That means he can’t make it from Baker City to Portland on one charge. He said he usually stays overnight at a motel in Boardman that lets him charge the Tesla.
“The cost of the motel room is still less than I would pay for gas,” Haynes said.
Speaking of which, he gets a minor thrill from driving by every gas station now that he doesn’t have to worry about finding one that’s open.
“It’s kind of interesting driving past gas stations,” Haynes said. “They look like dinosaurs.”
The overnight stops won’t be necessary for much longer, though.
Tesla, which has installed more than 80 “Supercharger” stations around the U.S., plans to add stations later this year in Baker City and in Boardman, as well as near Boise and Twin Falls, Idaho.
These stations, which are free for Tesla owners, can add 170 miles of range in 30 minutes.
(A standard 120-volt home circuit, by contrast, gives about 5 miles of range per hour; a 240-volt circuit adds 31 miles of range per hour.)
Once the Boardman supercharger station is open, Haynes figures he’ll need to pause for only 20 minutes or so to take on enough juice to finish his trip.
Today there are four Tesla supercharger stations in Oregon: three along Interstate 5 (Grants Pass, Springfield and Woodburn) and one at Detroit along Highway 22 east of Salem.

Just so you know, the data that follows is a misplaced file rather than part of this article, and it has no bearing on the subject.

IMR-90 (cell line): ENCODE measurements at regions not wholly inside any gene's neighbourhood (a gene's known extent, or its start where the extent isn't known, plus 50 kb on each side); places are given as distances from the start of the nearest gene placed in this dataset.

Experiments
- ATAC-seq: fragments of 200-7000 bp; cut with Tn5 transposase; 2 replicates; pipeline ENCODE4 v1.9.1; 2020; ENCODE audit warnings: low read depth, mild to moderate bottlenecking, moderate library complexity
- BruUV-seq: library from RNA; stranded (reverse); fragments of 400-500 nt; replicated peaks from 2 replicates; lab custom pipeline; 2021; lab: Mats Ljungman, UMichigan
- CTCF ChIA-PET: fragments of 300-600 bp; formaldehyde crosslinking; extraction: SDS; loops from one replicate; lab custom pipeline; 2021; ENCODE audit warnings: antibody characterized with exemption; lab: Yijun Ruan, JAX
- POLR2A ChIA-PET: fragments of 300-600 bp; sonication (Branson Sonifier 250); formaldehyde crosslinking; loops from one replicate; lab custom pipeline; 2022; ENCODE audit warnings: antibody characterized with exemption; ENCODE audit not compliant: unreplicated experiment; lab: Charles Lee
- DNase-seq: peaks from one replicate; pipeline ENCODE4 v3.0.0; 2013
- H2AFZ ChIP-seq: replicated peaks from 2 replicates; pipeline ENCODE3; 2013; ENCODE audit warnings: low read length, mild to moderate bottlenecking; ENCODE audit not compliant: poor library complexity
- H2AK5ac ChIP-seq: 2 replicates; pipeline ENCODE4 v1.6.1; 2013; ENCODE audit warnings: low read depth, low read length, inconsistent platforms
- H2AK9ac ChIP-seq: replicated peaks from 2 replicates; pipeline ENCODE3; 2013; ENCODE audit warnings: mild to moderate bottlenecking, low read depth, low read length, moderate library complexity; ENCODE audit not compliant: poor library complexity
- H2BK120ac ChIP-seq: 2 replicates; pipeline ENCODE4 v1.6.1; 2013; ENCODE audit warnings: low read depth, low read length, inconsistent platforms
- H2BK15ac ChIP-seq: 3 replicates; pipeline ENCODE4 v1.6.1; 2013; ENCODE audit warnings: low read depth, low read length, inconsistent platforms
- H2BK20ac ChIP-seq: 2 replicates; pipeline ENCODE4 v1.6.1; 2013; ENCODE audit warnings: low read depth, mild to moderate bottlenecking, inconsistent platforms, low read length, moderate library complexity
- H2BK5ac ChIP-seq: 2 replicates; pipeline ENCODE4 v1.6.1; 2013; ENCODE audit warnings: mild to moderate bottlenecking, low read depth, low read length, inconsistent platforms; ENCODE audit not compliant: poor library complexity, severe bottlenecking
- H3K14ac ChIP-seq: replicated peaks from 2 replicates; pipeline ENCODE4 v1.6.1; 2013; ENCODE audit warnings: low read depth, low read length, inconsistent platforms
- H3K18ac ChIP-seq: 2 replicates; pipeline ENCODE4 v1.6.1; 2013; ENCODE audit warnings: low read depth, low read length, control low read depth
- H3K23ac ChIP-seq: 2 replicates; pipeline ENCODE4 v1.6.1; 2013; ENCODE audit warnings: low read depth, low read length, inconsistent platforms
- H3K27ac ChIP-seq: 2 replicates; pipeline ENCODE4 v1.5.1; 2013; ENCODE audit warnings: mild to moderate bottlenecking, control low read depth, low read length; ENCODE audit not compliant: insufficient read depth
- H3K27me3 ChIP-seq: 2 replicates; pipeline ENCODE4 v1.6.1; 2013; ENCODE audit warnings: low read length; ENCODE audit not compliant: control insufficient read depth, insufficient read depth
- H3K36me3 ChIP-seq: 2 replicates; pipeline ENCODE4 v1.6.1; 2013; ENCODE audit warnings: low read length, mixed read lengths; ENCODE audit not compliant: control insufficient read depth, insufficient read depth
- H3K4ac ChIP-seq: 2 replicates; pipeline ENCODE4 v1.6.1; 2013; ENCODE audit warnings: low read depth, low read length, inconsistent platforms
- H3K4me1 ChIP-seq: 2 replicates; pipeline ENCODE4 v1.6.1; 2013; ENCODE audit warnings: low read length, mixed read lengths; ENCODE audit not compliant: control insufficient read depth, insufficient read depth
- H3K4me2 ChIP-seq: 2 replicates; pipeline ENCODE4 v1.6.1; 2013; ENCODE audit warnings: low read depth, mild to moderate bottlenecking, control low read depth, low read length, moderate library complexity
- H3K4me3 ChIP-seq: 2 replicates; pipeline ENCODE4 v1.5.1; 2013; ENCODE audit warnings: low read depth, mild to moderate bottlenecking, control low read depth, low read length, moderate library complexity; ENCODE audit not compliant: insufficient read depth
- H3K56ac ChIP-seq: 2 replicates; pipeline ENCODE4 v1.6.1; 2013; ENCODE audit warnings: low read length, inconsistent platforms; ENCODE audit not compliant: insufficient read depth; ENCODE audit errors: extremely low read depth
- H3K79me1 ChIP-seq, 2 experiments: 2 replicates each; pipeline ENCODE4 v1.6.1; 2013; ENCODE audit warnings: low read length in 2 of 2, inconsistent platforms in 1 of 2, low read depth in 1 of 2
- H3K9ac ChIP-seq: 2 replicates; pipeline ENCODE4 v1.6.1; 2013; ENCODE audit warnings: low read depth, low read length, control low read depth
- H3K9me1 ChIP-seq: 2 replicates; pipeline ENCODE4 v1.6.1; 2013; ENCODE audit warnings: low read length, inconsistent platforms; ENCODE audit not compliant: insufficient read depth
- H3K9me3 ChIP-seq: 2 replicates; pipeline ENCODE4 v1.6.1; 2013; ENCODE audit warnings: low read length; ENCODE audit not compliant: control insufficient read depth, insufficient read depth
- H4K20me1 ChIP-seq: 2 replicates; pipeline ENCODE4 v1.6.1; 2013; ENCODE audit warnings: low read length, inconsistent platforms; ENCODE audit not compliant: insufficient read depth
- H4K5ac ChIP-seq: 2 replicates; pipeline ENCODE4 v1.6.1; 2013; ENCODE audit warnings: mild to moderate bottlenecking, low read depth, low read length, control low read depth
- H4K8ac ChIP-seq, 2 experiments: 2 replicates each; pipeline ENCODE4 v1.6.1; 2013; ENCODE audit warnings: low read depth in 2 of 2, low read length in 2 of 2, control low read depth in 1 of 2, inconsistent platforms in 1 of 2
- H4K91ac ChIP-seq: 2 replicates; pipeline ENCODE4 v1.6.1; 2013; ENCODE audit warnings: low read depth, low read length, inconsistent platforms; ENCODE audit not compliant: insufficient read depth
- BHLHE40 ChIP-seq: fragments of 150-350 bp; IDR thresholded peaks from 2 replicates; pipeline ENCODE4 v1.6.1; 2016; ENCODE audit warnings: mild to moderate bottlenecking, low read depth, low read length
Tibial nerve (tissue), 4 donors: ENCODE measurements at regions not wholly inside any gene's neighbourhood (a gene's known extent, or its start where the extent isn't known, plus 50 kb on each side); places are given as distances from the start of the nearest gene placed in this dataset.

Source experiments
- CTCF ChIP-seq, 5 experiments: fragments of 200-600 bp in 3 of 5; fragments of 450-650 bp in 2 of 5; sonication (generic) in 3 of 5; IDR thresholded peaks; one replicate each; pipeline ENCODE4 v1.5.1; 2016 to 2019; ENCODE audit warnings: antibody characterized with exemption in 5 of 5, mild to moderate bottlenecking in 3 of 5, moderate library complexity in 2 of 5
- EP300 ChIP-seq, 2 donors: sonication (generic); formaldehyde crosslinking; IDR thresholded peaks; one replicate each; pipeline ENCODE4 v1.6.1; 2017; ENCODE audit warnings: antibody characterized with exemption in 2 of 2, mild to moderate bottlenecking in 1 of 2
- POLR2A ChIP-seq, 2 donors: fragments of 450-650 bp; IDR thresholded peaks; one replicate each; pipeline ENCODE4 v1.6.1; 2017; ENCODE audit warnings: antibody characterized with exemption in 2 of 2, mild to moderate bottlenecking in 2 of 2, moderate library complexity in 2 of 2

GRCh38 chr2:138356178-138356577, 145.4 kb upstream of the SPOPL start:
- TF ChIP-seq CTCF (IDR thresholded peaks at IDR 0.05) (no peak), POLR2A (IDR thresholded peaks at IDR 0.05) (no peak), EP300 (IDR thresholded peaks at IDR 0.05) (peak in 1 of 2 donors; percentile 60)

So what’s it like to drive, or to ride in, a Tesla?
The most obvious difference compared with a gas-powered car, of course, is the serenity.
The Tesla is silent when it’s stopped.
And even when it’s moving the electric motor is barely audible; wind and road noise are much more prominent, even at freeway speeds.
And then there’s that acceleration.
Haynes’ Tesla goes from a standstill to 60 mph in 5.4 seconds.
That’s quicker than most cars, but if anything the Tesla feels faster that it actually is.
Unlike an internal combustion engine, which has to be revved to produce its peak torque and horsepower, an electric motor makes its maximum torque immediately.
And because the Tesla has no transmission in the traditional sense, it doesn’t pause as it accelerates the way a regular car does when it changes gears.
“There’s no hesitation,” Haynes said. “It’s just like, ‘boom, there’s power.’ ”
Except for that massive touch screen that dominates the dash, the Tesla’s interior is comparable to any luxury sedan’s, with supple leather seats and soft-touch, fine-grained surfaces elsewhere.
The Tesla has all the accouterments an owner expects — make that demands — at this price, including automatic climate control, GPS navigation and a stereo.
The touch screen displays not miles per gallon but watts per mile, as well as the number of kilowatt-hours the car has consumed since its last charge.
Of course all those accessories consume electricity, but Haynes said the heater or air conditioner, even if used constantly, doesn’t severely reduce the car’s range.
The Tesla also replenishes its energy supply every time it decelerates, a process known as regenerative braking. The car also has conventional disc brakes.
Although the Tesla is rear-wheel drive — not ideal for getting around on slippery roads — Haynes said he’s been impressed with his car’s traction. He credits the low center of gravity that results from the motor and the battery pack being placed below the floor.
That also frees considerable storage space that’s taken up by the engine in a conventional car.
The Tesla has spacious trunks front and rear.